Miniature Might at CES: Tablets, Netbooks from HP, Acer, Others

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Miniature Might at CES: Tablets, Netbooks from HP, Acer, Others

by Nicholas Kolakowski

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Microsoft CEO Steve Ballmer unveiled three tablet PCs due for release in 2010 during his Jan. 6 keynote address: one from Pegatron, one from Archos and one (far right) from Hewlett-Packard. Although Ballmer declined to give the HP device a name or price point, he said it would surf the Web and display video and e-books.

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Nokia recently entered the netbook market with its own offering, the Nokia Booklet 3G, which includes a 10.1-inch HD display, Intel Atom processor, 12-hour battery life, and 3G/HSPA connectivity.

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The Hewlett-Packard Touchsmart tm2 follows one of the trends of CES: a netbook or notebook converted into a multitouch tablet. Retailing for $949, the Touchsmart is notable for a feature that allows you to write on a virtual notepad with a stylus.

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The HP Touchsmart tm2, which features a 12-inch screen, can achieve 9 hours worth of battery life thanks to its 6-cell battery. Its Intel Core 2 Duo processor makes it powerful enough to be considered a full-fledged notebook despite the small size.

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The Fujitsu Lifebook T4410 features a 12.1-inch display, and its multitouch screen doubles as a tablet when slotted over the keyboard. The device weighs 3.9 pounds, and is powered by an Intel Core 2 Duo P9700 processor.

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The HP Mini features a 10.1-inch screen, and its Intel Atom N270 processor is capable of running Windows 7 Starter. It weighs 2.35 pounds.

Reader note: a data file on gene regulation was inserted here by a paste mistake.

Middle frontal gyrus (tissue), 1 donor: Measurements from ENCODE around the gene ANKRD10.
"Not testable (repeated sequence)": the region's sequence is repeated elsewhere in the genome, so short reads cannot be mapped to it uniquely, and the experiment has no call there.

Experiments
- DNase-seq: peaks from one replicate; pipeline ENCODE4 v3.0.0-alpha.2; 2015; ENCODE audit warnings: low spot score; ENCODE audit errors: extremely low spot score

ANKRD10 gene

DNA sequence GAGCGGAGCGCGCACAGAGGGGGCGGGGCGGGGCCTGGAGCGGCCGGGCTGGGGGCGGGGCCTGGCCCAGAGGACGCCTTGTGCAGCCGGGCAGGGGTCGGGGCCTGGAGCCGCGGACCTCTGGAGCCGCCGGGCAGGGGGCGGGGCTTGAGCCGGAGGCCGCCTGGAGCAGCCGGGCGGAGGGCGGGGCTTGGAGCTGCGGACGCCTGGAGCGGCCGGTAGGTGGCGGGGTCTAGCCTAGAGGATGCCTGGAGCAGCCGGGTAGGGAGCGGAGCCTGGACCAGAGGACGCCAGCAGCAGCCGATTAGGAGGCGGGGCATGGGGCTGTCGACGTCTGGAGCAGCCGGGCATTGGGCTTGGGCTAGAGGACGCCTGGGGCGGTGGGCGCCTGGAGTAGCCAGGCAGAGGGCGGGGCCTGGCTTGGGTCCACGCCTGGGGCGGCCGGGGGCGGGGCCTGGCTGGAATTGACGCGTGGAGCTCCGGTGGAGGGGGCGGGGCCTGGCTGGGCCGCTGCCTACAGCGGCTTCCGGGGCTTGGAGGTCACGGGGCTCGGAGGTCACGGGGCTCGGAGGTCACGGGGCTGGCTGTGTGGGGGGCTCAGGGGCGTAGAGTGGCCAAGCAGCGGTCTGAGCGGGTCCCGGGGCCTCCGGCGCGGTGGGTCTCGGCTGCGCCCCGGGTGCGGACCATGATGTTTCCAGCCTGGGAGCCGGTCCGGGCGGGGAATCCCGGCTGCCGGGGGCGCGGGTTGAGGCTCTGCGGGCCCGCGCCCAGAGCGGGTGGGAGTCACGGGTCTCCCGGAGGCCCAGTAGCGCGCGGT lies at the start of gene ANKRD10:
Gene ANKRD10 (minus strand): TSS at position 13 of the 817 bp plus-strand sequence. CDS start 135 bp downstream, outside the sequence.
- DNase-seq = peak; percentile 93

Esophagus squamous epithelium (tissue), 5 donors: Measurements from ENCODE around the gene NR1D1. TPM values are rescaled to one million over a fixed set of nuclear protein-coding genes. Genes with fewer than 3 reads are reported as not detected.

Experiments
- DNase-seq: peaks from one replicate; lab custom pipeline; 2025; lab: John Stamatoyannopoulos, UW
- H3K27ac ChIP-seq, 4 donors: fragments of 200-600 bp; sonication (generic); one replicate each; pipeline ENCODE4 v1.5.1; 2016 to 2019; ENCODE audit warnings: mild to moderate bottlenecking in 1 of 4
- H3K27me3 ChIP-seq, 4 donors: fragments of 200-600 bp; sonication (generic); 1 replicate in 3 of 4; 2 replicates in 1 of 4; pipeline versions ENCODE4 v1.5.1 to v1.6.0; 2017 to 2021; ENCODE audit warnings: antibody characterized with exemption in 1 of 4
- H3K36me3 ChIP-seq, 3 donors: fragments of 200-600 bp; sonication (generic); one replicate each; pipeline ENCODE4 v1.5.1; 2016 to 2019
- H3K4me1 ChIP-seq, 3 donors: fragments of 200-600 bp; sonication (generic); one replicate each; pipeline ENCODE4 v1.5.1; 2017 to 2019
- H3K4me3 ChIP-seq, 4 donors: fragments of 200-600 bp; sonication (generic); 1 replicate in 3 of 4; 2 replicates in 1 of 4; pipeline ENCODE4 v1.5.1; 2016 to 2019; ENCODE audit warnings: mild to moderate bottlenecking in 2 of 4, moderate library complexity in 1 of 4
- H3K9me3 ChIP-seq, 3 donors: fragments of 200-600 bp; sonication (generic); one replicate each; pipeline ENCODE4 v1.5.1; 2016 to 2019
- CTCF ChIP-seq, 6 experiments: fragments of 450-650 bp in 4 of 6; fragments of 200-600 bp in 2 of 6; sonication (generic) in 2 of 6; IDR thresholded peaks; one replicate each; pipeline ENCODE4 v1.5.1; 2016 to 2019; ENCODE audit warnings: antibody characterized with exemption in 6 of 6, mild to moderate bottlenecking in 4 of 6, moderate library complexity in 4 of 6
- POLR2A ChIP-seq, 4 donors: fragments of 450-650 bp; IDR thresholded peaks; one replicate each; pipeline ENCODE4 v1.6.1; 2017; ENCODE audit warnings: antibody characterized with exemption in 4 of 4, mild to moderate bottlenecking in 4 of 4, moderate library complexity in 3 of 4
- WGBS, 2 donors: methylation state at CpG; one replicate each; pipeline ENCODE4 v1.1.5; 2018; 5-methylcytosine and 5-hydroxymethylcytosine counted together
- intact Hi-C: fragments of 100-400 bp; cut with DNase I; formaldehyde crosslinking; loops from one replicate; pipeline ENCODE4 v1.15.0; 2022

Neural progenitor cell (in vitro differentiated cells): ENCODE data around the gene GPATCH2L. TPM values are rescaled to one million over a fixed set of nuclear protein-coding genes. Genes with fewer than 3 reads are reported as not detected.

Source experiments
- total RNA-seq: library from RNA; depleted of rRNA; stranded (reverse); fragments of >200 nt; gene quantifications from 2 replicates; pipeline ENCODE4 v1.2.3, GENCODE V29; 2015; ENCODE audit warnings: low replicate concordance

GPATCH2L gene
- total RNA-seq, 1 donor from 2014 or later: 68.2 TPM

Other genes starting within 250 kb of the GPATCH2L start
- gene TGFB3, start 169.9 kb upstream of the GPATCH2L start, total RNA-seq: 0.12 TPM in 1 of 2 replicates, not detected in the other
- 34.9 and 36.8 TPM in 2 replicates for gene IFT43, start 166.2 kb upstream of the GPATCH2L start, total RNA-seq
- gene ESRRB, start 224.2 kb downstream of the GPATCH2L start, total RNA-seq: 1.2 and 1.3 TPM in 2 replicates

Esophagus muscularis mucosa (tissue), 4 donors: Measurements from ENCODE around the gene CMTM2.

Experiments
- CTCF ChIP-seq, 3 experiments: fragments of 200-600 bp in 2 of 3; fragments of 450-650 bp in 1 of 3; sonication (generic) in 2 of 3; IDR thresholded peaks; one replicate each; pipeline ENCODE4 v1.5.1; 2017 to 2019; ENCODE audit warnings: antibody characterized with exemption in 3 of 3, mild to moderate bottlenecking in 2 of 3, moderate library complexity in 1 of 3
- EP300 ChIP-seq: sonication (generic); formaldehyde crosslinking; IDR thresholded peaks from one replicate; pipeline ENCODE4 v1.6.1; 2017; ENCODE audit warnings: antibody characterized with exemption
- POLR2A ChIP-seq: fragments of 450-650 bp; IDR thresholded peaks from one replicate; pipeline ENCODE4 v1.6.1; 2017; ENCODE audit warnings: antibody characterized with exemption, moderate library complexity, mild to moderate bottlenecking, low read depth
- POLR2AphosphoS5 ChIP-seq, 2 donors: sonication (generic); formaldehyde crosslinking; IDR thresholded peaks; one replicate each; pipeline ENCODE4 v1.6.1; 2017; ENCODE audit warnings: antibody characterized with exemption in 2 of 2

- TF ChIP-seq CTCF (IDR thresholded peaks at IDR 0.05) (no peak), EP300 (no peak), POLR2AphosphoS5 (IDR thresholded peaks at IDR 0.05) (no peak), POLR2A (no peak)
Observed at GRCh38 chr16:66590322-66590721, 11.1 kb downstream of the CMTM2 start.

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Intel president and CEO Paul Otellini used his Jan. 7 keynote to announce the beta launch of AppUp Center, an online storefront for customized applications that can run on netbooks like these.

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Otellini further suggested that different companies, including Acer, Asus, Dell and Samsung, would eventually build their own versions of the AppUp Center, which could also be ported onto smartphones and smart TV over time.

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Tablets, such as this Viliv S5, seek to port full operating systems such as Windows 7 onto ever-smaller form factors. In the case of the Viliv (billed as an "ultra mobile PC"), however, a smaller screen also translated into hard-to-read menus and windows.

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To go along with its sporty and distinctive logo, the Acer Ferrari One packs a bit of power under the hood, courtesy of an AMD Athlon X2 dual-core processor L310. Weighing 3.31 pounds with a 6-cell battery, and boasting an 11.6-inch HD screen, the device will run Windows 7 Home Premium or Home Basic.

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The Archos 9 PCTablet weighs a mere 29 ounces and features a 8.9-inch resistive touch-screen. Powered by an Intel Atom Z510 processor, it runs Windows 7 Starter Edition, and has an estimated battery life of 5 hours.

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Asus introduced many new products at CES, including an Eee PC netbook created by notable industrial designer Karim Rashid. Whether or not the attempt at style attracts customers, the Intel Atom N450 processor, 2.5-pound weight, and 10.1-inch screen provides standard netbook functionality.

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The textured exterior of the Asus Eee PC netbook designed by Karim Rashid.

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As the netbook market continues to crowd with new models, manufacturers have been carving out new niches with both higher-powered "ultra-thins" and smaller "smartbooks," which are a small-scale hybrid of a smartphone and netbook.

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